Professor Kyoto:

Some cops:

From the writer of Ping Pong. The same year, Miike made Izo, part of Three Extremes (which I can’t remember at all) and a TV-movie sequel. Nice comic references to Ring (Zebraman fights the backflipping, well-dwelling Ring ghost in an episode) and Pulse (the principal tries to contain the aliens by sealing doors with red tape).

Buy from Amazon:
Zebraman DVD

Tinker, Tailor, Soldier, Spy (2011, Tomas Alfredson)

On the way out, I commented that this should really have been a miniseries, since Gary Oldman is conducting an investigation into Tinker (Toby Jones), Tailor (Colin Firth), Soldier (Ciaran Hinds) and Poor Man (David Dencik of both Dragon Tattoo and its remake) but we know nothing about the four men, so aren’t invested in the outcome (except through the cathartic rifle-shot of tortured ex-operative Mark Strong). And Chris told me it WAS a miniseries, starring Alec Guinness. Not only that, I now see that Tinker Tailor follows The Spy Who Came In From The Cold, and is followed by Smiley’s People (another miniseries), all tied into a seven-part series of novels. So this two-hour movie is hardly the whole story.

Colin Firth is hiding behind Poor Man’s head:

But as a film, it works. Alfredson (Film-grain-happy director of Let The Right One In, with the same cinematographer) has the best cast you could hope for, including Gary Oldman as the lead, John Hurt as the (late) boss of it all, and someone named Benedict Cumberbatch (TV’s latest Sherlock Holmes) as Oldman’s main man. Such a very British cast and film (plus a notable scene in Hungary), I’m surprised they hired a Swede to direct.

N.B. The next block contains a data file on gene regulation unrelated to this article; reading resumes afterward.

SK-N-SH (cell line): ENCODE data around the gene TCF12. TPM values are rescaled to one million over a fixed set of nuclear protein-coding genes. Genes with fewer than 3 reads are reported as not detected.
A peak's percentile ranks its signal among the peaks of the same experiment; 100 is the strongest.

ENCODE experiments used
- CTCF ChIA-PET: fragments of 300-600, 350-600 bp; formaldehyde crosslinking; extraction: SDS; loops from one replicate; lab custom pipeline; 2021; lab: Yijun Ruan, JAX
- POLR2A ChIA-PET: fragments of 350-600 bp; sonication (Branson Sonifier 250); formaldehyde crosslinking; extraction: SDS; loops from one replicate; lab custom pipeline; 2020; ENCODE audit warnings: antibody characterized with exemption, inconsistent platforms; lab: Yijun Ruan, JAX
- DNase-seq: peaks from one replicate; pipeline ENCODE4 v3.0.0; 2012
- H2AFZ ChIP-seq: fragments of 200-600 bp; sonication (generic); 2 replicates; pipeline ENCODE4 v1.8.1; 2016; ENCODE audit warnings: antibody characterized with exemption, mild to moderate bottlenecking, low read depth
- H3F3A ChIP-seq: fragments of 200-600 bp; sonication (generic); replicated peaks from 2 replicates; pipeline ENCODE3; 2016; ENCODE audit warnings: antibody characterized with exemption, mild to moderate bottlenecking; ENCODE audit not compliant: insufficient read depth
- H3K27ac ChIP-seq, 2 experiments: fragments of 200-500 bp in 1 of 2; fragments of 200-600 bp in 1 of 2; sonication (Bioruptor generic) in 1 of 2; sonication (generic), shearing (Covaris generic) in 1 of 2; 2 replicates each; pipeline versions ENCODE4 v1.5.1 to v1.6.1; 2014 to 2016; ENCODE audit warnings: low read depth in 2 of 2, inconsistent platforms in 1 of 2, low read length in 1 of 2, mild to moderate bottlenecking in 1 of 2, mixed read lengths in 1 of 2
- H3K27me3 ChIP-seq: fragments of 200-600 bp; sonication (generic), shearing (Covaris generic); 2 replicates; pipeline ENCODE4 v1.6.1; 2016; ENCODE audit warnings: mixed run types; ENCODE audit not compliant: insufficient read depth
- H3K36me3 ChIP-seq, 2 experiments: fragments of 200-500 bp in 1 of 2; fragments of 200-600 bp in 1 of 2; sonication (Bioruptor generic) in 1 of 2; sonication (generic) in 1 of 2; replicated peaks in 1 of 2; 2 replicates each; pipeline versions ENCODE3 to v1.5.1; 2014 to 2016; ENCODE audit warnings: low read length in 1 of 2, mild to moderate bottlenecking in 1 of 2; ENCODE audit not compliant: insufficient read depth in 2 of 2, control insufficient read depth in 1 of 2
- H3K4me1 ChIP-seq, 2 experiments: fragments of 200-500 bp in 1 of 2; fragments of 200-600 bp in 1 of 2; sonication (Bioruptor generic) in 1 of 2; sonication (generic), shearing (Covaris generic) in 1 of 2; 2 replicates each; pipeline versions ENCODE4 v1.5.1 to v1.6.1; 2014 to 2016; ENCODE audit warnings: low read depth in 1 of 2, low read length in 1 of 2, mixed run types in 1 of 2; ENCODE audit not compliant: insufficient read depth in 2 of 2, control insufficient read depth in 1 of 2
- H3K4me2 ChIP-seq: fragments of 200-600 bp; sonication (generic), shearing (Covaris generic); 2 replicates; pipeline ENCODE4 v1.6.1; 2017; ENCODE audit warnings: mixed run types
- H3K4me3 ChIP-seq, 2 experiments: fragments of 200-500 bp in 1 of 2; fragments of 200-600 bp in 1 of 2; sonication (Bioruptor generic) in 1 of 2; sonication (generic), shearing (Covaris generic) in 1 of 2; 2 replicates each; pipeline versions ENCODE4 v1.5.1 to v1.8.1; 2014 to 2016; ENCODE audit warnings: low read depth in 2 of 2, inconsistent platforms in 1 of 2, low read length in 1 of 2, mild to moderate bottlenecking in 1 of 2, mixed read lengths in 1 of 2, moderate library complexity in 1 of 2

It’s complicated how Oldman identifies the mole in MI6′s spy ring – something to do with a Russian who’s fed information by everybody, but only true information by one of them (Firth, of course, since he’s the most respectable-looking of the crew). Side plots include Tom Hardy (who was he in Inception?) hiding out at Oldman’s place with his flashback story of a woman he failed to save, Cumberbatch’s file-snatching escapade (spying on the spies), Firth stealing Oldman’s wife, and the sad, trailer-by-the-river life of Mark Strong.